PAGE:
Chances are, the concept of "a foreign government interfering in an American election" sounds pretty commonplace to you.
Not that this reality is a good thing. But over the last four years, it has started to feel like the norm.
And according to Google, it's happening again in 2020.
APT groups target Trump and Biden campaigns
With an acronym like TAG, you might expect a lighthearted, playful Google group running in a field.
But Google's Threat Analysis Group (TAG) is anything but. This specialized team hunts down major cybersecurity threats, including tracking nation-state hacking groups.
And according to Shane Huntley, Head of TAG, the team recently uncovered some vital security intel regarding the 2020 U.S. presidential election:
Huntley explains that the group recently:
"...saw China APT group targeting Biden campaign staff & Iran APT targeting Trump campaign staff with phishing. No sign of compromise. We sent users our govt attack warning and we referred to fed law enforcement."
The APT groups in question, he says, are APT31 and APT35.
These are the two groups and the nation-states they are attached to:
- APT31: Also known as Zirconium or Hurricane Panda, APT31 is a Chinese state-sponsored hacking group active since 2016. Its focus is intellectual property theft.
- APT35: Otherwise known as Newscaster or Charming Kitten, APT35 is an Iranian cyber-espionage group sponsored by the Iranian government. Around since 2014, this group tends to target U.S. and Middle Eastern militaries, diplomatic and government personnel, organizations in the media, energy and defense industrial bases (DIB), and the engineering, business services, and telecommunications sectors.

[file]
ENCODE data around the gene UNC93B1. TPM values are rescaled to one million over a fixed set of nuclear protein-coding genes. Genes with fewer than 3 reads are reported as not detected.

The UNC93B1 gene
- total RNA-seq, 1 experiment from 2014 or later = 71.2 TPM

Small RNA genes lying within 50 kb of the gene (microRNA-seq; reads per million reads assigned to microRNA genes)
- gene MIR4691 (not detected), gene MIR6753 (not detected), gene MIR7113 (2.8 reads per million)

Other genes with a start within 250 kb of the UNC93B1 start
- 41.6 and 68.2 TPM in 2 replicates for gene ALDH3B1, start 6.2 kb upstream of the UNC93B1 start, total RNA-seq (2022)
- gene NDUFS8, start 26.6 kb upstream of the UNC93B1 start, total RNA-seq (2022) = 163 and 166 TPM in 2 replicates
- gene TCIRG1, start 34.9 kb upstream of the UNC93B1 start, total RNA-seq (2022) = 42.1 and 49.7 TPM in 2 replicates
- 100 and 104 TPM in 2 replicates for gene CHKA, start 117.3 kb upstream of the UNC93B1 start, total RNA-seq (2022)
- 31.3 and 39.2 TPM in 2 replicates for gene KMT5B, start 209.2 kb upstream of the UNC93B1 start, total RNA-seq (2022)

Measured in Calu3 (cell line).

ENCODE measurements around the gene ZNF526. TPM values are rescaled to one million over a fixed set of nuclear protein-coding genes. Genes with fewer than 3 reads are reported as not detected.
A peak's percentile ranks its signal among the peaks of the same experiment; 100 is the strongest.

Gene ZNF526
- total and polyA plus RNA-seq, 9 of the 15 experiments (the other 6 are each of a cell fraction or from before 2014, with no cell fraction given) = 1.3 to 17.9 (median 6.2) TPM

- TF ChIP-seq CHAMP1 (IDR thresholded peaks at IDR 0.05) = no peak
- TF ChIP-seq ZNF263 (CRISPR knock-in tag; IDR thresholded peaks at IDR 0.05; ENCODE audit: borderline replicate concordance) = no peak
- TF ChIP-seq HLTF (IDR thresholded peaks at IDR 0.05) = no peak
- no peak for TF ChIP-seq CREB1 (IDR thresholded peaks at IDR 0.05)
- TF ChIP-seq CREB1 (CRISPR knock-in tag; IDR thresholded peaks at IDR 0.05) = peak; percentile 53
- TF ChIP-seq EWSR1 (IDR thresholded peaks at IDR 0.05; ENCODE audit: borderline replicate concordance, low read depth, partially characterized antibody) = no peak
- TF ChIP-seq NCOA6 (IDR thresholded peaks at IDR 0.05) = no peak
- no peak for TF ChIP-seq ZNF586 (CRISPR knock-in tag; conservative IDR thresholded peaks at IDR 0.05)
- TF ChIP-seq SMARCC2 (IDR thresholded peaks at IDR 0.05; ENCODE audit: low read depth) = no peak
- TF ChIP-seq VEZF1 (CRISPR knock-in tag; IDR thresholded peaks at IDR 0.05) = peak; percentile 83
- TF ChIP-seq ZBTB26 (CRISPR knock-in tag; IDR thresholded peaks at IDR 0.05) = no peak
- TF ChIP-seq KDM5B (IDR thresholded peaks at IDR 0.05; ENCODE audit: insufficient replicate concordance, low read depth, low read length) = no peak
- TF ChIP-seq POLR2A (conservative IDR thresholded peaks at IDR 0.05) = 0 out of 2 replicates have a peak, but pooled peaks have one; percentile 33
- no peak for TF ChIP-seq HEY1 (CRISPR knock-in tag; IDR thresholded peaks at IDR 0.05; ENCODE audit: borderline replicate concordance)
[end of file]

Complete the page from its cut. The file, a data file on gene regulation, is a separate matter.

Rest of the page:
Phishing is central to both the Biden and Trump campaign attacks, which is a typical tactic for nation-state attacks against political campaigns.
When SecureWorld covered Russia's hack of the DNC, we noted that Russia used similar tactics in 2016. In fact, phishing was integral to the first three steps of the hack:
- The start, March 2016: The Russians spearphished Clinton Campaign Chairman John Podesta by sending him a spoofed "security notification from Google" to click a link and update his password.
- That email used a URL shortener to mask the actual link and hide where it would take Podesta.
- Podesta followed the link and entered his username and password, which allowed Russians access to his email account that "consisted of over 50,000 emails."
Nation-state hackers targeting 2020 political campaigns
It's clear that foreign interference in elections and campaigns is rapidly becoming a mainstay in American politics.
Charles Ragland, security engineer at Digital Shadows, says this trend is continuing from previous election cycles:
"As we have seen in recent history, APT groups targeting political campaigns is nothing new. These groups may be looking to use information that they obtain to sow discord in the country of the ongoing campaign. They may also use it for more traditional intelligence collection to inform other actions. As more and more communication is done online, this trend is likely to continue."
But Google's TAG team did offer a few recommendations in a recent blogpost about these attacks:
"Our improving technology has enabled us to significantly decrease the volume of phishing emails that get through to our users. Automated protections, account security (like security keys), and specialized warnings give Gmail users industry-leading security."
Microsoft has been increasing its Outlook security controls, as well.
This story serves as a reminder for all organizations that nation-state hackers continue to search the U.S. and the world for both proprietary and sensitive data.